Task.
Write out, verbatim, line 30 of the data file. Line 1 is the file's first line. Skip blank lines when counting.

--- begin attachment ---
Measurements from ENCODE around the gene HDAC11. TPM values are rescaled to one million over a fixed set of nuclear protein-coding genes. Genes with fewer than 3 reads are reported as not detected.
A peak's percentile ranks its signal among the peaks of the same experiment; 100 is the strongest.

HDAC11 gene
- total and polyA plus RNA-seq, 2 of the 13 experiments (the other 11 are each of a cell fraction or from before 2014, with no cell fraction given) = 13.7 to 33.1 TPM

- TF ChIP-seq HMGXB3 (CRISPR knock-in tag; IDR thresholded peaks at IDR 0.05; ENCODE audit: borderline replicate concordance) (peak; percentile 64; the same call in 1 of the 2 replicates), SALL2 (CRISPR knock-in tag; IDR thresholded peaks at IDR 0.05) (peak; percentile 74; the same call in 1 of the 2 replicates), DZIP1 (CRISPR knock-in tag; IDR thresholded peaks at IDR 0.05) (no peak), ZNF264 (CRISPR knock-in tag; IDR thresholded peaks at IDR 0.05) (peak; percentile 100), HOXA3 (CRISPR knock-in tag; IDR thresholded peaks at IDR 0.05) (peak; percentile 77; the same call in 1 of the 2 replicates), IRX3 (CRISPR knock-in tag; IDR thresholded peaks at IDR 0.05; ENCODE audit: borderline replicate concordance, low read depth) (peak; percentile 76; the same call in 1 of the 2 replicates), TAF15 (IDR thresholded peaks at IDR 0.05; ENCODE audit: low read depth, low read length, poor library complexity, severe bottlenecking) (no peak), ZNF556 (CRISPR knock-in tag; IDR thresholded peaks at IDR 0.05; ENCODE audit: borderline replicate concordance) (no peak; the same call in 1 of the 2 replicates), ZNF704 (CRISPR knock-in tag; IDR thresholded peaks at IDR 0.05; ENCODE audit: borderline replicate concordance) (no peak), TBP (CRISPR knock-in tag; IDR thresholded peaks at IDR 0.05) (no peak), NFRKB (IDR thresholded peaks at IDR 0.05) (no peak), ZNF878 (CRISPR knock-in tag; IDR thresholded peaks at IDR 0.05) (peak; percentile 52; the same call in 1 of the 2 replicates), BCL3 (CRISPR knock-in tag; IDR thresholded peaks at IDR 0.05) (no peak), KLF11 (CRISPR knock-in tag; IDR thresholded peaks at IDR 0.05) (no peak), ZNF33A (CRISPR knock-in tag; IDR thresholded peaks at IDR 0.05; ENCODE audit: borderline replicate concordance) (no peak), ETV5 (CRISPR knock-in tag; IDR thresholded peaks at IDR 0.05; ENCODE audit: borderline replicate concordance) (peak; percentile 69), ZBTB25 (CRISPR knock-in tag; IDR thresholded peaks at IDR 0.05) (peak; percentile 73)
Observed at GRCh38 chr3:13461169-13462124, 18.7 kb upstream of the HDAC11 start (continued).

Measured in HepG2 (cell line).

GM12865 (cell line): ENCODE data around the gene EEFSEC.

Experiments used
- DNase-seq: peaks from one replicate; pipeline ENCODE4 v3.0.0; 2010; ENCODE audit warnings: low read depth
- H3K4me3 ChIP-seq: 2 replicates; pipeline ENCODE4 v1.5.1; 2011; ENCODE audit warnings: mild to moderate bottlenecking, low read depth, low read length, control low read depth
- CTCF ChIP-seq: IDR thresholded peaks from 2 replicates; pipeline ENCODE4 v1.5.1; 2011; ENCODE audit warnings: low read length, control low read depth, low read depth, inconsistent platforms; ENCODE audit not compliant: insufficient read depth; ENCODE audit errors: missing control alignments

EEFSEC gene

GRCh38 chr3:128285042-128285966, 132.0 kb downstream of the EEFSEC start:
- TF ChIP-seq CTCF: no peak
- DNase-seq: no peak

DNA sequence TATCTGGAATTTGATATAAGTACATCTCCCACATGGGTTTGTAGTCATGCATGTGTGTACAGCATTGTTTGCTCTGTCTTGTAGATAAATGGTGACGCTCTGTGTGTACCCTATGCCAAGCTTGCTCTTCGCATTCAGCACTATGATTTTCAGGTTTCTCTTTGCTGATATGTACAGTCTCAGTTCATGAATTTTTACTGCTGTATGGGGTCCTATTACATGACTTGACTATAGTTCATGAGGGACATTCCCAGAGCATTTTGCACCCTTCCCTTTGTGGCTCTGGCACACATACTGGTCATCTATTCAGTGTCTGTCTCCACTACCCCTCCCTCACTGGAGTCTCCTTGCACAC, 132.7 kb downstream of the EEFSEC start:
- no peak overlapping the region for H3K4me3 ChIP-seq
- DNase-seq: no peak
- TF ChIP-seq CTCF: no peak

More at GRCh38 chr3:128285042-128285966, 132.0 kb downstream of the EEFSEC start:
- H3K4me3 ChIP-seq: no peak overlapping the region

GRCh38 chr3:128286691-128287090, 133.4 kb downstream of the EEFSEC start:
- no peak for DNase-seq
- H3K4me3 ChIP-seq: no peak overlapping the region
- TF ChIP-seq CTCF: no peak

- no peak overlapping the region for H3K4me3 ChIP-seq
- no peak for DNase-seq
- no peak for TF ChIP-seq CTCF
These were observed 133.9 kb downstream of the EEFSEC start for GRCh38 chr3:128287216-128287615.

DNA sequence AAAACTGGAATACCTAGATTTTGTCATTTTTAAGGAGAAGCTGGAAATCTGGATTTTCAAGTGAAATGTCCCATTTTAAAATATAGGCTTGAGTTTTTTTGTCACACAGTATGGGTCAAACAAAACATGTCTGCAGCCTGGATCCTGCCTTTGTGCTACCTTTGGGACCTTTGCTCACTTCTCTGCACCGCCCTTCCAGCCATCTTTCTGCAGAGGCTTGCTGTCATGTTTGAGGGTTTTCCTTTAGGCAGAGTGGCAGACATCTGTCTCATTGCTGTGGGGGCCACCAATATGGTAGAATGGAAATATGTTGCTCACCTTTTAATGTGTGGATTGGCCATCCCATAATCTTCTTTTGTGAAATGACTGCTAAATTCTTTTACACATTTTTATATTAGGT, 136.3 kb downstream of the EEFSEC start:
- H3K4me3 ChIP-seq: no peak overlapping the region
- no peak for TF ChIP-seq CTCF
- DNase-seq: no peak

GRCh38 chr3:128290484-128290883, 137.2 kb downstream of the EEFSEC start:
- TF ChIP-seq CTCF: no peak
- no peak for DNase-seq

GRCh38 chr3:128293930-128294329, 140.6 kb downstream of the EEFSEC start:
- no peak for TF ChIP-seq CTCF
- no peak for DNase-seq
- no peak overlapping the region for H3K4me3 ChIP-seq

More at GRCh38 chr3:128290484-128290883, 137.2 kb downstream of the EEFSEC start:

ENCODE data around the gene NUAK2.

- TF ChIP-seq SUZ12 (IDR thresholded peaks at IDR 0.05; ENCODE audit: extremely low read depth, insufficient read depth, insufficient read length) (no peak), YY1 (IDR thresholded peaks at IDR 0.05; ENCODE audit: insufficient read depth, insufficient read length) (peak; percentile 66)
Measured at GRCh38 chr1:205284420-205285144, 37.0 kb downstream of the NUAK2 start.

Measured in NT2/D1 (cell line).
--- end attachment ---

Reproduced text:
These were observed 133.9 kb downstream of the EEFSEC start for GRCh38 chr3:128287216-128287615.